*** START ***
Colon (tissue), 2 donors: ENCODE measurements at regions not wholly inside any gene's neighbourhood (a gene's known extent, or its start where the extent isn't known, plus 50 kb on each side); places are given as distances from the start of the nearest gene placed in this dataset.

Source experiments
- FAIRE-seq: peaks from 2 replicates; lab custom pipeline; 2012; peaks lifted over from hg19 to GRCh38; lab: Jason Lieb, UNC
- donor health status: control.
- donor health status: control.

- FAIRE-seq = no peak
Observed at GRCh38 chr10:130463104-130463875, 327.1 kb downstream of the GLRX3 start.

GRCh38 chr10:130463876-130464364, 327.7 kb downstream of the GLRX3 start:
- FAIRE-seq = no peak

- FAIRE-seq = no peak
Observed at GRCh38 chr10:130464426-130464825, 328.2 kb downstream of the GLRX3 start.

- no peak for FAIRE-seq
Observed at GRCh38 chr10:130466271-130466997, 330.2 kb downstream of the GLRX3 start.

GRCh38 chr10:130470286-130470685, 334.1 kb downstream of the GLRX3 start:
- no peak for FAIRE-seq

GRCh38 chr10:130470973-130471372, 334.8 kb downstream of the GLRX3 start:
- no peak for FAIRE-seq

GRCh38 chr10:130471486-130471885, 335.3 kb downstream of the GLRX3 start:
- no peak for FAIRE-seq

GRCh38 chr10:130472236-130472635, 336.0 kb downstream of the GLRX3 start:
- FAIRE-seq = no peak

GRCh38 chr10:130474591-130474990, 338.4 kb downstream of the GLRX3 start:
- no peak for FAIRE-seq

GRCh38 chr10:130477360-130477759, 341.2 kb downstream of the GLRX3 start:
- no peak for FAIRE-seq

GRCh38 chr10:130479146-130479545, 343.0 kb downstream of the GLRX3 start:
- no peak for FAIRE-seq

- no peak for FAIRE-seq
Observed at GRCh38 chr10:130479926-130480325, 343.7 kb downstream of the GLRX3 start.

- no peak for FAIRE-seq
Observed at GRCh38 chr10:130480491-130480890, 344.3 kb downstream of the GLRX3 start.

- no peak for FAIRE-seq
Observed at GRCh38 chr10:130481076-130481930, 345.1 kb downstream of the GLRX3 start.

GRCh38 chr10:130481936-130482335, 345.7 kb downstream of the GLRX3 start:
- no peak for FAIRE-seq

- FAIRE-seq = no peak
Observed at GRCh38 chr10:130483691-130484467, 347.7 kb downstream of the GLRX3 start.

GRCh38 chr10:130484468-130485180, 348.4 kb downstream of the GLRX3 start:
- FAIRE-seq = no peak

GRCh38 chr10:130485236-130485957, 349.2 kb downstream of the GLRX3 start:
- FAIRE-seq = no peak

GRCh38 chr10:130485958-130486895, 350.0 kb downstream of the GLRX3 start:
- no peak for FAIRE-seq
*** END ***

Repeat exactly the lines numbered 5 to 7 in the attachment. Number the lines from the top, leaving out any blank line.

- donor health status: control.

- FAIRE-seq = no peak
Observed at GRCh38 chr10:130463104-130463875, 327.1 kb downstream of the GLRX3 start.